Human Voice Recognition Depends on Language Ability Tyler K. Perrachione,1* Stephanie N. Del Tufo,1 John D. E. Gabrieli1,2*

T he ability to recognize individual conspe- cifics from their communicative vocal- izations is an adaptive trait evinced widely

among social and territorial animals, including humans. Studies of human voice recognition com- pare this ability to nonverbal processes, such as human perception of faces or nonhuman animals’ perception of vocalizations (1). However, the hu- man voice is also the principal medium for the human capacity of language, as conveyed through speech. Human listeners are more accurate at iden- tifying voices when they can understand the language being spoken (2), an advantage thought to depend on listeners’ knowledge of phonology— the rules governing sound structure in their lan- guage. Leading theories of dyslexia propose that impoverished phonological processing often un- derlies impaired reading ability in this disorder (3, 4). We therefore hypothesized that, if voice recognition by human listeners relies on linguis- tic (phonological) representations, listeners with dyslexia would be impaired compared with con- trol participants when identifying voices speaking their native language (because of impaired pho- nological processing) but unimpaired in voice rec- ognition for an unfamiliar, foreign language (where both individuals with and without dys- lexia lack relevant language-specific phonologi- cal representations).

We assessed partici- pants with and without dyslexia for their ability tolearntorecognizevoices speaking either the listen- er’s native language (En- glish) or an unfamiliar, foreign language (Manda- rin Chinese). In each lan- guage, participants learned to associate five talkers’ voices with unique car- toonavatarsandweresub- sequently tested on their ability to correctly identify those voices. The partic- ipants’ task was to indi- cate who of the five talkers spoke in each trial [five- alternative forced choice; chance = 20% accuracy (5)]. Despite using the samevocabulary,allspeak- ers of a language differ in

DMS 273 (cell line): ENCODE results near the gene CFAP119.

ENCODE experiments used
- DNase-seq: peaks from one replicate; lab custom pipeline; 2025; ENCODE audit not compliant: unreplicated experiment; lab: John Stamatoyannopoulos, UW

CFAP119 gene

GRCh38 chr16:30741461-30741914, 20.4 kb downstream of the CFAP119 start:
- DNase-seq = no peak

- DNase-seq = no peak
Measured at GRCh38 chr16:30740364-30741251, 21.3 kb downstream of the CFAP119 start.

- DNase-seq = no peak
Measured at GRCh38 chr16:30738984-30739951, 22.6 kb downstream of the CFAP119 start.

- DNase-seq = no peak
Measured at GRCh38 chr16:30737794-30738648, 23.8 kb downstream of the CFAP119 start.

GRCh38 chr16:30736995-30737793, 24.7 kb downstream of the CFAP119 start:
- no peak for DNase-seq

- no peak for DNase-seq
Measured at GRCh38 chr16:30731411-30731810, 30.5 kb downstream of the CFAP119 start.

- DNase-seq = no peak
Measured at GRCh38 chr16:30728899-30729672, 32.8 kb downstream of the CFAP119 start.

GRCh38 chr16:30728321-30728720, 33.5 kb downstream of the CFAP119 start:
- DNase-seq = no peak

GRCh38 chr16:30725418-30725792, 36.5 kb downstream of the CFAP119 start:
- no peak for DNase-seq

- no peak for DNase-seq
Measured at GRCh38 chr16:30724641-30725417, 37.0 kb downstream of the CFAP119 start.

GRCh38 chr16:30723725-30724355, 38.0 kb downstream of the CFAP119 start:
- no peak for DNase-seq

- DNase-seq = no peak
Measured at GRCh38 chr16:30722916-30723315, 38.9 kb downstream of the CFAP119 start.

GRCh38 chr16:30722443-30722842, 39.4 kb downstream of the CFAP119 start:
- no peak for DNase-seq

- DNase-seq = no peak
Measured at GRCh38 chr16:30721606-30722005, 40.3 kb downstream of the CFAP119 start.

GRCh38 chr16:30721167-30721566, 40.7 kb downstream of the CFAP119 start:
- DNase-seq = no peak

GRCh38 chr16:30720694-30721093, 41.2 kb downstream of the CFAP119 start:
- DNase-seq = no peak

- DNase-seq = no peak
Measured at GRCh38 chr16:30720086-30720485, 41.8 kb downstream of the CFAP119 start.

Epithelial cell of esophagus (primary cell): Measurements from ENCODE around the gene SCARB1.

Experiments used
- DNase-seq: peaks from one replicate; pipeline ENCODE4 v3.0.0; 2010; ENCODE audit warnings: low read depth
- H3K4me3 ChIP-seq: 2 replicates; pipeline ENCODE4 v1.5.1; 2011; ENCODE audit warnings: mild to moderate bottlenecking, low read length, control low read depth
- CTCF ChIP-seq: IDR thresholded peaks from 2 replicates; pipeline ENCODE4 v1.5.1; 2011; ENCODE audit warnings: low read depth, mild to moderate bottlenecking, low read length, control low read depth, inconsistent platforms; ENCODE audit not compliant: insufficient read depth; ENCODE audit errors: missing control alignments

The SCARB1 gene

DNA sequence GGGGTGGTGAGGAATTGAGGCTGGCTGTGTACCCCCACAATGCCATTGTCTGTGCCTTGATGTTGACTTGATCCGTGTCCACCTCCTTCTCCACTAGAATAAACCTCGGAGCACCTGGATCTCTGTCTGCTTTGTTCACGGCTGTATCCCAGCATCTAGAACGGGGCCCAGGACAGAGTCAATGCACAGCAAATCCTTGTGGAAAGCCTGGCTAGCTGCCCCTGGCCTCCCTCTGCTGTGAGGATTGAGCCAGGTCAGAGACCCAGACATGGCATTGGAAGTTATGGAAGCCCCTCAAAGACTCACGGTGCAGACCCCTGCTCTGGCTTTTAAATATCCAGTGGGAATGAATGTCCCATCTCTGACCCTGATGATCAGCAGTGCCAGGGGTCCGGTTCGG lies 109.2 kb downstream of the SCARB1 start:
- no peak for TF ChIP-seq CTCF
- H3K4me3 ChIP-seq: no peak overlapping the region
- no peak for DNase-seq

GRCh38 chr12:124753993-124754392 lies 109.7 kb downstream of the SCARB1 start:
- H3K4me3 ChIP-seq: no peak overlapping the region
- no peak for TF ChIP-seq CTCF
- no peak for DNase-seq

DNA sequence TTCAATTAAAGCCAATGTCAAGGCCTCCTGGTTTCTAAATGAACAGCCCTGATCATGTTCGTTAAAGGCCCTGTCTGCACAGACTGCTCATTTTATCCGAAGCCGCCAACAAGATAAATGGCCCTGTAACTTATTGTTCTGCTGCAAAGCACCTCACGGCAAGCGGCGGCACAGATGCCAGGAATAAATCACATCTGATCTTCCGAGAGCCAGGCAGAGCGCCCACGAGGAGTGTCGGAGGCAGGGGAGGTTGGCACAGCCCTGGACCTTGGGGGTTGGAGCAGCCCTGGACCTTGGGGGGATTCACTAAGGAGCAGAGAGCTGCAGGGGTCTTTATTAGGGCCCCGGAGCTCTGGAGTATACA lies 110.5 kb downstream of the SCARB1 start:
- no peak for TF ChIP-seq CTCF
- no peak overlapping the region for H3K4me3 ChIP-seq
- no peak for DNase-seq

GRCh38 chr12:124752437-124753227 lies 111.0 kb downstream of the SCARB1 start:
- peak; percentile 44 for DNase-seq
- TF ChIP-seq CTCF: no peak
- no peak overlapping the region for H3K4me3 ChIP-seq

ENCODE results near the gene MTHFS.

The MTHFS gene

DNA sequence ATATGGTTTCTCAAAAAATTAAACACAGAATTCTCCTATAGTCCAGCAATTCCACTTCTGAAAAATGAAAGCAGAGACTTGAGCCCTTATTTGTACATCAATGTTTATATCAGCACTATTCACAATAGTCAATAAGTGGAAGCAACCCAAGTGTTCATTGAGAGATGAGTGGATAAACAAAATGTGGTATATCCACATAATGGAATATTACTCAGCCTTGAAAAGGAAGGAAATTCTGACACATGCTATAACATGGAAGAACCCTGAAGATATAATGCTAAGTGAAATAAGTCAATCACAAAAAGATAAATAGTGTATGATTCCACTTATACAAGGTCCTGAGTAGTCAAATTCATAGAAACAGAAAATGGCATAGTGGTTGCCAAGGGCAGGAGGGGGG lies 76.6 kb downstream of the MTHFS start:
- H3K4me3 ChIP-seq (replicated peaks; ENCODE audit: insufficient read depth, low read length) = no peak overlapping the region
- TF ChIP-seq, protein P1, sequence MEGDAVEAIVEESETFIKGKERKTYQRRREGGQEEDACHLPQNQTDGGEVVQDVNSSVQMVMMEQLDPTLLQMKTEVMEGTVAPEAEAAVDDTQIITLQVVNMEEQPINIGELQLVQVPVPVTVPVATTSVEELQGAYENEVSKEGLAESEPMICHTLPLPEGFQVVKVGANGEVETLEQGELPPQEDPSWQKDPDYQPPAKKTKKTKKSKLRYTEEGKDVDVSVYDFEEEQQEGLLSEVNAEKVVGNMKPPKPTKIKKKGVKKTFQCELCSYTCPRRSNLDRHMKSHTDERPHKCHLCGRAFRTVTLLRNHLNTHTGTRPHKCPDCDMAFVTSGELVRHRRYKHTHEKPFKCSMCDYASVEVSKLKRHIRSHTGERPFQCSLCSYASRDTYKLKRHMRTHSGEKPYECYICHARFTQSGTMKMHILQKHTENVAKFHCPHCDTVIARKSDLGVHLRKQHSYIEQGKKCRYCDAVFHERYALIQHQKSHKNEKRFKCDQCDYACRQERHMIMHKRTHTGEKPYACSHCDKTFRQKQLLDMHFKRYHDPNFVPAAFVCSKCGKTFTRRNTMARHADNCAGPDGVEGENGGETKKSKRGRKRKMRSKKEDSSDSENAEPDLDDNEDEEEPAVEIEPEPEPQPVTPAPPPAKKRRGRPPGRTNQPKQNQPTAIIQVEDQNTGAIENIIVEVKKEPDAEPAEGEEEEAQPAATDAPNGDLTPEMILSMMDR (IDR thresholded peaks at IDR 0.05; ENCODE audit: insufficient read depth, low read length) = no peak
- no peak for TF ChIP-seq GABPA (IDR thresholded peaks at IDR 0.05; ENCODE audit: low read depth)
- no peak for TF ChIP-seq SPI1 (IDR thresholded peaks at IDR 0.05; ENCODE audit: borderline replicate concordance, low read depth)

their pronunciations of words (6), and listeners can use their phonological abilities to perceive these differences as part of a speaker’s vocal iden- tity. A repeated-measures analysis of variance revealed that, compared with controls, dyslexic participants were significantly impaired at recog- nizing the voices speaking English but unim- paired for those speaking Chinese (group × condition interaction, P < 0.0006) (Fig. 1).

English-speaking listeners with normal read- ing ability were significantly more accurate iden- tifying voices speaking English than Chinese (paired t test, P < 0.0005), performing on average 42% better in their native language (7). English- speaking listeners with dyslexia were no bet- ter able to identify English-speaking voices than Chinese-speaking ones (paired t test, P = 0.65), with an average performance gain of only 2% in their native language. Correspondingly, dyslexic listeners were significantly impaired compared with controls in their ability to recognize English- speaking voices (independent-sample t test, P < 0.0021). Dyslexic listeners were as accurate as controls when identifying the Chinese-speaking voices (independent-sample t test, P = 0.83), demonstrating that their voice-recognition deficit was not due to generalized auditory or memory impairments. Moreover, for the dyslexic partic-